Everyone knows one thing about Jerry Faulkner, he is fast. One of the fastest around, especially in the context of NYC urban running. His personal best in the marathon is a 2:24:12, in the half-marathon he has hammered out a 1:07:16. He is the kind of runner that doesn’t register for major marathons – he gets invited by the organizers to run. And when he does, he starts with the elites and he finishes with the elites. He is on a different level. Featured image of Jerry on the Manhattan Bridge in the 2015 Midnight Half by Allen Carr.

2 years ago Jerry registered for the 2013 Midnight Half, Dave and I were pretty excited to have his name on the roster..but on race day he was a no show. If I am not mistaken he went to compete in a pretty substantial track event. I wasn’t disappointed, but it made me curious to find out how a runner like Jerry would do in the Midnight Half. Speed is a major factor, but the knowledge of the downtown streets, the bridge crossings, the traffic..how would these variables effect the course of a runner that was highly fit and extremely competitive but did not have the direction of course markings or closed roads.

In 2014 Jerry registered again. Dave and I didn’t get too excited because we knew there was a chance another race could take priority over the Midnight Half. Being a club guy (NYAC) Jerry has different goals than the casual runner. This is what he does, this is his job..and he has a boss, his coach. If a race serves no purpose in the overall goal, the risk of injury in running it isn’t worth it. The Midnight Half has zero value to anyone that is looking for a USATF certified anything. However Jerry did make it to the Midnight Half in 2014 and his performance shocked the entire community that follows this race. He lost. Not only did he lose, he came in 16th place. In my opinion, the Midnight Half had beaten Jerry. He let me know that he was not happy about it when the race was over, giving me an earful at the finish line about how his losing was my fault because we didn’t direct him through the course. He later apologized, of course in the heat of the moment things are said..but there was no harm done. Honestly, I’m glad Jerry cared enough about winning to get that mad about losing. Jerry rectified this mistake in his second attempt at the race this year..but still came up a bit short, coming in second to Pat Casterline(1:11:57) with a time of 1:12:46.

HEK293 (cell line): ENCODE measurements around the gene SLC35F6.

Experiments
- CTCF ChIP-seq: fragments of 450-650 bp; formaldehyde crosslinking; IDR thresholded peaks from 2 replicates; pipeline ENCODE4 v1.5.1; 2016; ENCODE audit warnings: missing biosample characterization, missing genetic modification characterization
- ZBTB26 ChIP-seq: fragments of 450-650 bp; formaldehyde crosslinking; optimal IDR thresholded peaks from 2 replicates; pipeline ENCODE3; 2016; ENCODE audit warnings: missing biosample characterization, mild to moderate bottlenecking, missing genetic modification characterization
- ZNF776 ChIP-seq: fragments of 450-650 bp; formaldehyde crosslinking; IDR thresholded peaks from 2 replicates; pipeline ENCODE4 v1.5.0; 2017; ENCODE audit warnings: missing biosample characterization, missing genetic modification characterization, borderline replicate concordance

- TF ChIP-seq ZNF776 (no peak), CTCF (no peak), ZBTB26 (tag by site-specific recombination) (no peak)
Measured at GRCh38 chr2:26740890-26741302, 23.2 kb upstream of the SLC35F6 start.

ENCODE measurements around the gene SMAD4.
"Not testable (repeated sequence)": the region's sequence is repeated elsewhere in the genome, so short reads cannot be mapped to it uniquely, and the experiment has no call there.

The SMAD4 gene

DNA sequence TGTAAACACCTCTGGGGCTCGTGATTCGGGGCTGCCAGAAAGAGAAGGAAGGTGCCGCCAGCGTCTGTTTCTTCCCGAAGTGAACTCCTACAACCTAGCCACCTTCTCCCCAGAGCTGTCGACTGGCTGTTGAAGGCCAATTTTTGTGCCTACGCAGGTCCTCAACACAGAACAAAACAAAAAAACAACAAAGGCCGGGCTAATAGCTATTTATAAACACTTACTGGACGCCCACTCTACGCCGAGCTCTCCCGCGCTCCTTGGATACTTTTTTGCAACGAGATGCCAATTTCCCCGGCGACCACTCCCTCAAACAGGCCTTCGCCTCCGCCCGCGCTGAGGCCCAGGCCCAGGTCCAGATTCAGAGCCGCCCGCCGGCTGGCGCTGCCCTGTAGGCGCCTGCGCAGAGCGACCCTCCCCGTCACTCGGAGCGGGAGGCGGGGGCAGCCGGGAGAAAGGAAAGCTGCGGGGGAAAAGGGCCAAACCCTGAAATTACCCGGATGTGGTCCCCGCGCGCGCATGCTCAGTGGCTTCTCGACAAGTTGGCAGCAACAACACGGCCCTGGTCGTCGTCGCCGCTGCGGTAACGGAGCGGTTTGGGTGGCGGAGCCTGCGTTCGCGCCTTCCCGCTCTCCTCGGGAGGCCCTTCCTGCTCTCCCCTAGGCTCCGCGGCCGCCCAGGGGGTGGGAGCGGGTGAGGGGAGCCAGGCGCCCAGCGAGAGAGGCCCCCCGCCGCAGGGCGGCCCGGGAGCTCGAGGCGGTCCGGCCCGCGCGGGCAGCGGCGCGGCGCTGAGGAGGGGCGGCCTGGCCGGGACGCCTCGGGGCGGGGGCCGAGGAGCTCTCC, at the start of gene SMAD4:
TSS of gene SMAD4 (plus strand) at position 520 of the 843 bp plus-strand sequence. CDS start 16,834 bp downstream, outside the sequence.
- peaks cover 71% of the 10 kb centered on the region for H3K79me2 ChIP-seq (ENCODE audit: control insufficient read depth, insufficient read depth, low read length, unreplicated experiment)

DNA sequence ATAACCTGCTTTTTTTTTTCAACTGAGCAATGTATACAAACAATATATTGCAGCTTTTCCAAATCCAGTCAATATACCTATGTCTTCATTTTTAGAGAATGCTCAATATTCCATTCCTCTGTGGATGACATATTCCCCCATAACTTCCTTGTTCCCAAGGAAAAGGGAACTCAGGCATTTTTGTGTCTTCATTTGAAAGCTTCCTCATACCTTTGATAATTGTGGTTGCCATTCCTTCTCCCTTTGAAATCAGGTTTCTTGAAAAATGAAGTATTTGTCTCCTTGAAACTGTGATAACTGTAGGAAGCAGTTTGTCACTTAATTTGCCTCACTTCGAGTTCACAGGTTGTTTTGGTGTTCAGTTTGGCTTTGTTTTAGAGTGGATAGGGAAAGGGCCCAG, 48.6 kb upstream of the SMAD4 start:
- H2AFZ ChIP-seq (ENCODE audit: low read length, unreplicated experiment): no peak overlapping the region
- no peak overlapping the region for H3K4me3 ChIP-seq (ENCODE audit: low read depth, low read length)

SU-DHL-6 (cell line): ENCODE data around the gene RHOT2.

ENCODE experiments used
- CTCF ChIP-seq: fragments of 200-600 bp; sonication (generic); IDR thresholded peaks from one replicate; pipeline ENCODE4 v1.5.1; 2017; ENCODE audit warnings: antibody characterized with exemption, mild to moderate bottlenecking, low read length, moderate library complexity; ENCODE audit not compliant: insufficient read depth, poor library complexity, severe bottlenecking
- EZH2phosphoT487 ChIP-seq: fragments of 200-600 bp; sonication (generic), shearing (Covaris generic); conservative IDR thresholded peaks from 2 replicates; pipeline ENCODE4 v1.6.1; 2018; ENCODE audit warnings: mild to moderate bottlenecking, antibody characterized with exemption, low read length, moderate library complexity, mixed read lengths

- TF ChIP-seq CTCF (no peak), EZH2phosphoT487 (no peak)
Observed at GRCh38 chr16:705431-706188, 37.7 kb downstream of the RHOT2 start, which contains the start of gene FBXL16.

I have to say, I love that our race didn’t roll over and die when a more elite runner came into the picture. Everything for a reason..had Jerry come into the race in 2014, stomped through and crushed the field no one would have been surprised. I wouldn’t have been, he was clearly the strongest runner. Jerry competing, and even more so Jerry losing, has given this race more credibility and reach than any other single competitors performance over the last 3 years.

Image of Jerry Faulkner at the start house by David Trimble.

Lets talk about 2015. This year I was hoping Jerry was planning on running. Knowing his competitive nature, I was also anticipating that he would do his best to learn from his mistakes and evolve into more of what this race format demands. Days prior to the event he was posting about reviewing the course, being ready and putting up 1hr and 20min 13 milers with little effort. He was training for this race specifically, and it was exciting for me as one of the organizers to reach someone at his level and motivate them to take this event seriously.

ph- David Trimble-20Image of Jerry at the start line by David Trimble.

Without his spirit, without his intensity, without him chasing people down on the course and taunting them verbally with “I am coming for you” shout outs..this race would be just a little less exciting for all of us.

ph- David Trimble-38Image of Jerry on the Manhattan Bridge by David Trimble.

The following is a brief conversation with Jerry Faulkner. A few questions and a few answers that give us a bit of insight into the mind of the fastest runner to ever lose the Midnight Half.

Third time is the charm my friend, see you in 2016.

Begin Interview:

1. How did you first find out about the Midnight Half? What was your initial reaction to the format, start time, course etc?

I found out from doing the Red Hook Crit 5k about 2 years ago. The race enticed me to run it because I am more of a long distance runner, so I thought I had a good shot of winning the race.

2. When you ran your first Midnight Half (2014), how was your confidence leading up to race day?